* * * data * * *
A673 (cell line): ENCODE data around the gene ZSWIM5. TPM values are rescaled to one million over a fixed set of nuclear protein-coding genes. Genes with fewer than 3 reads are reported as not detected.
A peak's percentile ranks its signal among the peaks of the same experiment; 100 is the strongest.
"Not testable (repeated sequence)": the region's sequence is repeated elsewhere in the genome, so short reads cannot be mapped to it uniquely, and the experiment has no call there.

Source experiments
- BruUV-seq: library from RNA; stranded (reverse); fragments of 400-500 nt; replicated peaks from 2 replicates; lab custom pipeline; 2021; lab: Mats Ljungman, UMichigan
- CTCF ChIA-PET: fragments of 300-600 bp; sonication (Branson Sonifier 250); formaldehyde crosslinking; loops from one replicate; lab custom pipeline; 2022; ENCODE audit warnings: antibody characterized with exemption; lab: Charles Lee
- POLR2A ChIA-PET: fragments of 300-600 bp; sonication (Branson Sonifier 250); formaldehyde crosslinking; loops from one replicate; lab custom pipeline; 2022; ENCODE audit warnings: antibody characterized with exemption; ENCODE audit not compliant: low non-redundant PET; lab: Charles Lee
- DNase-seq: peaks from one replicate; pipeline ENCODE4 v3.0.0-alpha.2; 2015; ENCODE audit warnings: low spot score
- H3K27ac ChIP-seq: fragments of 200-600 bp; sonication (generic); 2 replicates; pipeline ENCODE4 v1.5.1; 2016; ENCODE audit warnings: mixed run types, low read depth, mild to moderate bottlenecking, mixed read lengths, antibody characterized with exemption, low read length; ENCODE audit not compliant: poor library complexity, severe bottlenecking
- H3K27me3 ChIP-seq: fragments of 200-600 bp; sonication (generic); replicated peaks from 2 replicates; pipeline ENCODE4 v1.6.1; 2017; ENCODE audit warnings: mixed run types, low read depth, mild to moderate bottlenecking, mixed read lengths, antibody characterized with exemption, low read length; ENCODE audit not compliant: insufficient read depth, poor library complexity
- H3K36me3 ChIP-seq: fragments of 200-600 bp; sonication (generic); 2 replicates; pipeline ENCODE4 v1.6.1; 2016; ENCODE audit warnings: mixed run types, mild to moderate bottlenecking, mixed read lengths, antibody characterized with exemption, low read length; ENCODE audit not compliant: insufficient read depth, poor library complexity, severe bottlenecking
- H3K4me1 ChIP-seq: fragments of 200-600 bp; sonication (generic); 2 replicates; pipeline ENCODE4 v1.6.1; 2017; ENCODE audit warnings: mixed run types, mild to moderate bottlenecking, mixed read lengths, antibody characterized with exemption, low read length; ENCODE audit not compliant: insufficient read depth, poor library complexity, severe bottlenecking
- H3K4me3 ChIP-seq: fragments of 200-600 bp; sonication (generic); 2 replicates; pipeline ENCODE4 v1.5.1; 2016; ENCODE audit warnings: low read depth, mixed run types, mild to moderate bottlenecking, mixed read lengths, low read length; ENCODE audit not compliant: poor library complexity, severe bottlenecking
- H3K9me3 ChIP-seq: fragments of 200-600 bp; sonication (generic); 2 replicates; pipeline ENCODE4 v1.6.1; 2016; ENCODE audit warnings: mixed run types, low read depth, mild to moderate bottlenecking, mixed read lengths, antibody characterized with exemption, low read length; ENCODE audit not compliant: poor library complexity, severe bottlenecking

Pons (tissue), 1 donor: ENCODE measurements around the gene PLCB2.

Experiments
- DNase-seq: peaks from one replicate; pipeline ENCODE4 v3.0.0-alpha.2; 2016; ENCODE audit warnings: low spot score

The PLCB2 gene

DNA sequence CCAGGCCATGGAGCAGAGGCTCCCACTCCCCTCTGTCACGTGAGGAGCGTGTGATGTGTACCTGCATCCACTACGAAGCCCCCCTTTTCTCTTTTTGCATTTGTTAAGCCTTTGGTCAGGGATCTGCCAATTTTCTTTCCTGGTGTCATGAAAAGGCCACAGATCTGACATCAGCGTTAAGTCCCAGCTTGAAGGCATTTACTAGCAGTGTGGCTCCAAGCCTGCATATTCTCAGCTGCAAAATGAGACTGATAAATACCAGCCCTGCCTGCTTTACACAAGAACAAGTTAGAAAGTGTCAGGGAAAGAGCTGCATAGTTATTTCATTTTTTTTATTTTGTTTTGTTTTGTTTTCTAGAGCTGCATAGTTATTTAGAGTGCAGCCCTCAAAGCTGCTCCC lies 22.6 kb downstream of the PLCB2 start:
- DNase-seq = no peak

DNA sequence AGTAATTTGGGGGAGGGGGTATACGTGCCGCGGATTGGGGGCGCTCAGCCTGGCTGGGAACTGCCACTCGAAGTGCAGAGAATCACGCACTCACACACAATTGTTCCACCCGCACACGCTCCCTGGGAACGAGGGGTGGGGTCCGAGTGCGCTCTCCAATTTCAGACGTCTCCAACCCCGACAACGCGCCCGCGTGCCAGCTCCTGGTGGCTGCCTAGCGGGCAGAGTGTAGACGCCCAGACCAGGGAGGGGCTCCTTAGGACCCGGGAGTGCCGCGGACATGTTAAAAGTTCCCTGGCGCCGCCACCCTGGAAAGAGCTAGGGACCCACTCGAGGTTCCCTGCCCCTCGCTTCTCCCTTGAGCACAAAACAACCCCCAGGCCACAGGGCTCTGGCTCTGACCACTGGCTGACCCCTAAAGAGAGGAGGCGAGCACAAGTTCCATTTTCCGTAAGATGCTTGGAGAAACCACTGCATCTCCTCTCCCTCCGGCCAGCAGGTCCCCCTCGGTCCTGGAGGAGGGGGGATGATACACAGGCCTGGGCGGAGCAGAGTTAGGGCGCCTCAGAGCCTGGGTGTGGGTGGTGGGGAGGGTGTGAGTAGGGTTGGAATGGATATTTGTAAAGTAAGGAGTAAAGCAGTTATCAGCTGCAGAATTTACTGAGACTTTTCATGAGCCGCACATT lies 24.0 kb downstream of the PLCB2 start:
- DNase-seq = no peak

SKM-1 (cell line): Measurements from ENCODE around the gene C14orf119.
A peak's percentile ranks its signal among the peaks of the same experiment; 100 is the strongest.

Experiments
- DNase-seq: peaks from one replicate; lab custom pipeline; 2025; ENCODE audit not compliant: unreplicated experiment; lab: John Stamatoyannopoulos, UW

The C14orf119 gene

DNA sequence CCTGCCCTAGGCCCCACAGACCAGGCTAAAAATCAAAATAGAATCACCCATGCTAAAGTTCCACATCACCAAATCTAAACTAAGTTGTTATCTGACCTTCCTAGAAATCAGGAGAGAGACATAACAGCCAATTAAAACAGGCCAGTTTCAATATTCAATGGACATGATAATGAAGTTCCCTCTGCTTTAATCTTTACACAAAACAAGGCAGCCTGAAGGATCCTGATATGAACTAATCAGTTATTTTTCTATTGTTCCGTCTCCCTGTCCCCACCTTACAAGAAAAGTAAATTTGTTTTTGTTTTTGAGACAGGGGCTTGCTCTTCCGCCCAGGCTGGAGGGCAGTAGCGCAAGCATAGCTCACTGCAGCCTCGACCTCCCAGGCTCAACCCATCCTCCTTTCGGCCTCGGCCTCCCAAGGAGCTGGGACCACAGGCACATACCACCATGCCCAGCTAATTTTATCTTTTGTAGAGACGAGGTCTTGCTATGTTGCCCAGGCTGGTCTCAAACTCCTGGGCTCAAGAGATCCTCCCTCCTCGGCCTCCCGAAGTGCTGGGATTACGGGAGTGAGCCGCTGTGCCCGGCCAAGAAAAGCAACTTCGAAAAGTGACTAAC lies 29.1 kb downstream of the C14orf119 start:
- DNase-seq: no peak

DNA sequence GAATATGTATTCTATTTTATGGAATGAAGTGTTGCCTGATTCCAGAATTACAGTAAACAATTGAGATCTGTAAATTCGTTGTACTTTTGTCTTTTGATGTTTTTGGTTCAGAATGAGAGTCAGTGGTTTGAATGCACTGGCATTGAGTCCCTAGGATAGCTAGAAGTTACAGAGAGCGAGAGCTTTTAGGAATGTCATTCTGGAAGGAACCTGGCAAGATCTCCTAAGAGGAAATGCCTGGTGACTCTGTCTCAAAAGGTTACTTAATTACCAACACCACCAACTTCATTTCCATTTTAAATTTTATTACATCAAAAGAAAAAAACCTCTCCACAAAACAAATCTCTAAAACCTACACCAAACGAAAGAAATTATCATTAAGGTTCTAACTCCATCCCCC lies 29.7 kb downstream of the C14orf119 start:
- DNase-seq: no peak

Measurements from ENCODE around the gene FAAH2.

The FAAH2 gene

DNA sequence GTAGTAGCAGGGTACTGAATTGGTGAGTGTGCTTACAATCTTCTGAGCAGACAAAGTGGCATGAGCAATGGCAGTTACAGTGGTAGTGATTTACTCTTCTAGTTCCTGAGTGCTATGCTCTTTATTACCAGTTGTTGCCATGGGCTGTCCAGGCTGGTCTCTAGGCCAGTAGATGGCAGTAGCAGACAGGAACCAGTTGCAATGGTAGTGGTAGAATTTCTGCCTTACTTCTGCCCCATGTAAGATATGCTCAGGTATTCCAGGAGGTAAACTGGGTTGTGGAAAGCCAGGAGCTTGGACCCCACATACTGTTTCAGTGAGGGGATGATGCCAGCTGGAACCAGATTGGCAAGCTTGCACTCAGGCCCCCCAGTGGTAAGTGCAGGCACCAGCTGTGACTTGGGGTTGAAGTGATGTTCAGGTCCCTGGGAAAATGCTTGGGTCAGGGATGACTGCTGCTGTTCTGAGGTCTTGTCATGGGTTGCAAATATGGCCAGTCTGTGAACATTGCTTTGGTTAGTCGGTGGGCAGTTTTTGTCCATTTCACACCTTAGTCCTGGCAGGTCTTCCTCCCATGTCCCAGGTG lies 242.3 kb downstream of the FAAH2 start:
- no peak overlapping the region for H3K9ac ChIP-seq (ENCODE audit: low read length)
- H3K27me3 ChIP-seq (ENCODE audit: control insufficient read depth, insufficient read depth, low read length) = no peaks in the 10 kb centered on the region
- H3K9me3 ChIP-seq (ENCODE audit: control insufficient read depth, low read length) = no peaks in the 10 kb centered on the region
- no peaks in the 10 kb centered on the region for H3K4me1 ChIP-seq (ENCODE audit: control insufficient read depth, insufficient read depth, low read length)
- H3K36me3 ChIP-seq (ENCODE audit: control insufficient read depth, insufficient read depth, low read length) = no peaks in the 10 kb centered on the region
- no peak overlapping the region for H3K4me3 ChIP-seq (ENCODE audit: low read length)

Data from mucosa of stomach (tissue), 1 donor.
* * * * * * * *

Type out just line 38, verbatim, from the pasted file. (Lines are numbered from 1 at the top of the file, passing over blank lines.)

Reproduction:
- no peaks in the 10 kb centered on the region for H3K4me1 ChIP-seq (ENCODE audit: control insufficient read depth, insufficient read depth, low read length)